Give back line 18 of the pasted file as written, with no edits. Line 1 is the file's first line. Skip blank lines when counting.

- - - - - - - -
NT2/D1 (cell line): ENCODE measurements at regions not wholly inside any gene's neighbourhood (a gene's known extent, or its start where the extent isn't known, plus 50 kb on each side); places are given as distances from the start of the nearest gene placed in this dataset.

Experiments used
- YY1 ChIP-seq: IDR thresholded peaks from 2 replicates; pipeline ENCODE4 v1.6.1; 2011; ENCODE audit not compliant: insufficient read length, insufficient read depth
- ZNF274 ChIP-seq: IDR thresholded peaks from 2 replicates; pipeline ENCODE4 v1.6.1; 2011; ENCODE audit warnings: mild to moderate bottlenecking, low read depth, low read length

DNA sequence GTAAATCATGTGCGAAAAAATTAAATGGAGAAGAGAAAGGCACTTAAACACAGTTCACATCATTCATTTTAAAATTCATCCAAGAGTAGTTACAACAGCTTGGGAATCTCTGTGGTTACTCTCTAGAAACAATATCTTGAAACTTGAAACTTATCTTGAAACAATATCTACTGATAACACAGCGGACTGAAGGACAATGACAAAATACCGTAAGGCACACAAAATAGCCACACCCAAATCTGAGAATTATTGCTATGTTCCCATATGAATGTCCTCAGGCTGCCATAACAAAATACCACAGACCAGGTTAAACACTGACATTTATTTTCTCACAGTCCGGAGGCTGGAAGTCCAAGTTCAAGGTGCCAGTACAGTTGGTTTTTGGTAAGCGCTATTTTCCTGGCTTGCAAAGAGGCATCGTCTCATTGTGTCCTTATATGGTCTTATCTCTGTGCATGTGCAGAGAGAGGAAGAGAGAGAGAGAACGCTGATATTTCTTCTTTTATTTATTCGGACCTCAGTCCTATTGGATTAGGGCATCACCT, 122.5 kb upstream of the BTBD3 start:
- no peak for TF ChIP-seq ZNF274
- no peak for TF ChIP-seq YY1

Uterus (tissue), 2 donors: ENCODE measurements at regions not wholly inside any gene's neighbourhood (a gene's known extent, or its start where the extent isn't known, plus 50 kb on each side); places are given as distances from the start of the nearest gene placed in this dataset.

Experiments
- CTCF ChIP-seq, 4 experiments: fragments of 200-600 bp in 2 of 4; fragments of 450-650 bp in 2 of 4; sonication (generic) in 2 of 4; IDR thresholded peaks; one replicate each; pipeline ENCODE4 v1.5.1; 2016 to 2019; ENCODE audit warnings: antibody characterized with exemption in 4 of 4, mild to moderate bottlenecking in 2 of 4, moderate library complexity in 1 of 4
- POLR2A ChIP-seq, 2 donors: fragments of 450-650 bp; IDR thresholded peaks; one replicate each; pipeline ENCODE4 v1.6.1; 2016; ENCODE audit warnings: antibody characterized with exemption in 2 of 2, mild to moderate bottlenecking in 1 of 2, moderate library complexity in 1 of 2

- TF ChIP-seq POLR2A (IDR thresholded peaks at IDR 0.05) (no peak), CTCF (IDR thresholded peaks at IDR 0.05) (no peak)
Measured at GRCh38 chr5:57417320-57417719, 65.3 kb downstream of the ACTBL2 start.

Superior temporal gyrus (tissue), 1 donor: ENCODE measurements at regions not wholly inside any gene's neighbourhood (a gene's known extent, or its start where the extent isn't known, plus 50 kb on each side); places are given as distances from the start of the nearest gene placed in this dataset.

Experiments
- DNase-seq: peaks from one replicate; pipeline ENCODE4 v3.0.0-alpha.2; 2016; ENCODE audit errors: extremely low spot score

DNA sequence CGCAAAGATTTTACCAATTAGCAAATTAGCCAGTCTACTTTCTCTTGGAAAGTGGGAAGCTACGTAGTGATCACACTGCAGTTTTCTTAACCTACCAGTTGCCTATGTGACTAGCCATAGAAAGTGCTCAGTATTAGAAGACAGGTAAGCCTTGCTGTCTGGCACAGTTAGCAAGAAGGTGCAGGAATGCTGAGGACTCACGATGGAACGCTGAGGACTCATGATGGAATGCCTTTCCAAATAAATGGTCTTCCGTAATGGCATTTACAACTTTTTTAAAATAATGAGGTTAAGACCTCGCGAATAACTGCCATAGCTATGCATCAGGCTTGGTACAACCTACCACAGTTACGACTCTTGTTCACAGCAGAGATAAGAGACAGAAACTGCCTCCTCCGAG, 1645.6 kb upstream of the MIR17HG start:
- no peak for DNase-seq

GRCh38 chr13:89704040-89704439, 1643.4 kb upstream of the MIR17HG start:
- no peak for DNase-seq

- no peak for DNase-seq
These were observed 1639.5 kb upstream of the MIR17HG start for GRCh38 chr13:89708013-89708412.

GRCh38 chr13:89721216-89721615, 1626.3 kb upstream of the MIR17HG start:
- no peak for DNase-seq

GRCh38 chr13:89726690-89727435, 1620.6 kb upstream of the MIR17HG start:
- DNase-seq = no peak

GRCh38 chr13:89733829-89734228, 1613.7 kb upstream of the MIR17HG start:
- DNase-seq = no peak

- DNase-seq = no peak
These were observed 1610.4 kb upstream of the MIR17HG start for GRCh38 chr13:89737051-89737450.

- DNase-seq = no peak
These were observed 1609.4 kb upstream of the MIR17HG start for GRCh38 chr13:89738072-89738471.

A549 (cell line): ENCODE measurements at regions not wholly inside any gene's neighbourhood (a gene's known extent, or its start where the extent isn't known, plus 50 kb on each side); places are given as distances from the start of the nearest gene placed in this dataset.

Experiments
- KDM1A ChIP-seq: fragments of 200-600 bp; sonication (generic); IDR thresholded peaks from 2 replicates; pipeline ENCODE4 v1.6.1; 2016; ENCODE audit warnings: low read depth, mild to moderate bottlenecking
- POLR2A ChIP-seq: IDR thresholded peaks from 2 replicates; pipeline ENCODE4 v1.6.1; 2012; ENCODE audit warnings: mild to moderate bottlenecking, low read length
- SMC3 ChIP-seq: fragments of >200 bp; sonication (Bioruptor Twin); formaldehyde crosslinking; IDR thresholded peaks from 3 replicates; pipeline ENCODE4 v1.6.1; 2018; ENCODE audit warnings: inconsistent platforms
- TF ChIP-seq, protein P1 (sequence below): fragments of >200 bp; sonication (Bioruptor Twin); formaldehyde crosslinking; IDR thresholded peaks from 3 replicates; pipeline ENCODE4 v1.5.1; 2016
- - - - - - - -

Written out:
- no peak for DNase-seq